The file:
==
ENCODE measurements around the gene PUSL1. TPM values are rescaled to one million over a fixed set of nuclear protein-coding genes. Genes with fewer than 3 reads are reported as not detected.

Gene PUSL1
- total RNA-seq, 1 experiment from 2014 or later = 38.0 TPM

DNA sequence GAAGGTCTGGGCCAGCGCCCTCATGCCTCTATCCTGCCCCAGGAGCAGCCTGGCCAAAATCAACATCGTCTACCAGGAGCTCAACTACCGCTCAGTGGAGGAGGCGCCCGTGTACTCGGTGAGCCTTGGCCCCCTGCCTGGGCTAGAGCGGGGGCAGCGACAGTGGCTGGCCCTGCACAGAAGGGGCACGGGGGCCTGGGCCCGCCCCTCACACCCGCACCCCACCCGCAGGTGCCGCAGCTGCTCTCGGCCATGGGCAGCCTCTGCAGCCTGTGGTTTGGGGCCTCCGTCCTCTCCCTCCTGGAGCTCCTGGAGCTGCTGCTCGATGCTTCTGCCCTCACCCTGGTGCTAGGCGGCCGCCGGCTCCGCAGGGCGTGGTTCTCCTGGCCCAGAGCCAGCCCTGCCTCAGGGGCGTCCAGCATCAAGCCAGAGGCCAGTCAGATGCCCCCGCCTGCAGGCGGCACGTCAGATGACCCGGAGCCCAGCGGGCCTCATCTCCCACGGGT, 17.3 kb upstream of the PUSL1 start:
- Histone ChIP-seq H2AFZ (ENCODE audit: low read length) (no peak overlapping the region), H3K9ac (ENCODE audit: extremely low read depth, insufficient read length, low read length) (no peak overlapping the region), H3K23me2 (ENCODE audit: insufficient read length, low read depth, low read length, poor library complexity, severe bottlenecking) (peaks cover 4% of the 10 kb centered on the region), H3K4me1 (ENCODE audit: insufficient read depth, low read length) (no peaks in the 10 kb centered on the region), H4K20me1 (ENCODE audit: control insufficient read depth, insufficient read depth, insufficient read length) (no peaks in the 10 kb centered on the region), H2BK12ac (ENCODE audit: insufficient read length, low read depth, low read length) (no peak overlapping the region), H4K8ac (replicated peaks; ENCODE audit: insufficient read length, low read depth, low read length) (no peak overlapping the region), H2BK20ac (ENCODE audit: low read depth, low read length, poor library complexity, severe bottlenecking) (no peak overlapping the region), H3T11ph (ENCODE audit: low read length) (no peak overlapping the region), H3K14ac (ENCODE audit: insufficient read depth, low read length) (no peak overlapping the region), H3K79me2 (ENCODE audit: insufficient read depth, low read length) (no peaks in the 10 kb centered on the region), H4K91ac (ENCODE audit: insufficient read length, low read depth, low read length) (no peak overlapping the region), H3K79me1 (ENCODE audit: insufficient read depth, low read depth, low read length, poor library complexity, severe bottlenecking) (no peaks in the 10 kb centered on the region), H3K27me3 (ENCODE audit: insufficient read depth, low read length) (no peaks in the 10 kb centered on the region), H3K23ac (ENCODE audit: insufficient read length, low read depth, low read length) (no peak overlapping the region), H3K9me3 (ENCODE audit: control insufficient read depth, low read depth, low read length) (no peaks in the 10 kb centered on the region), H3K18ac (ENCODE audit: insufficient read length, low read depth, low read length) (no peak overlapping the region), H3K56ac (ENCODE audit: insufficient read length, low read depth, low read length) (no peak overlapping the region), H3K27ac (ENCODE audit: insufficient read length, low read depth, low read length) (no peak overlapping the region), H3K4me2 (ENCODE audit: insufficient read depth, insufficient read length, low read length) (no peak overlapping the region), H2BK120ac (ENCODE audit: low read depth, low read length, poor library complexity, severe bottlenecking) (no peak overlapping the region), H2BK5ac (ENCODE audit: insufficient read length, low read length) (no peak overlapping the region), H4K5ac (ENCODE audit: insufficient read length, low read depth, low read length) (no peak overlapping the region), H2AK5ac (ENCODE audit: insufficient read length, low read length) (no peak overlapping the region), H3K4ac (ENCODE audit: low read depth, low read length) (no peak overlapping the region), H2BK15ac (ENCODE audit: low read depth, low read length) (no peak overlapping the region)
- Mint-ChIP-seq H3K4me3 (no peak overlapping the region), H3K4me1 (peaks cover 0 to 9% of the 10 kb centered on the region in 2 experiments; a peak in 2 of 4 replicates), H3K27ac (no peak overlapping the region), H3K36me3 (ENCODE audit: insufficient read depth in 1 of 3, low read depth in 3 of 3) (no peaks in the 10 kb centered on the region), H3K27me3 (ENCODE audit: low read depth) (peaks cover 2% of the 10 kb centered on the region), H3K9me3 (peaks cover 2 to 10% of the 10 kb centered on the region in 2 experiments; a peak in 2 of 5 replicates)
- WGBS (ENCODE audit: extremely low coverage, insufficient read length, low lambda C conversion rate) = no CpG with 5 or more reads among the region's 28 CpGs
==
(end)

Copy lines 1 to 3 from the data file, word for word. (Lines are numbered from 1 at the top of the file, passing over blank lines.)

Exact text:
ENCODE measurements around the gene PUSL1. TPM values are rescaled to one million over a fixed set of nuclear protein-coding genes. Genes with fewer than 3 reads are reported as not detected.

Gene PUSL1
- total RNA-seq, 1 experiment from 2014 or later = 38.0 TPM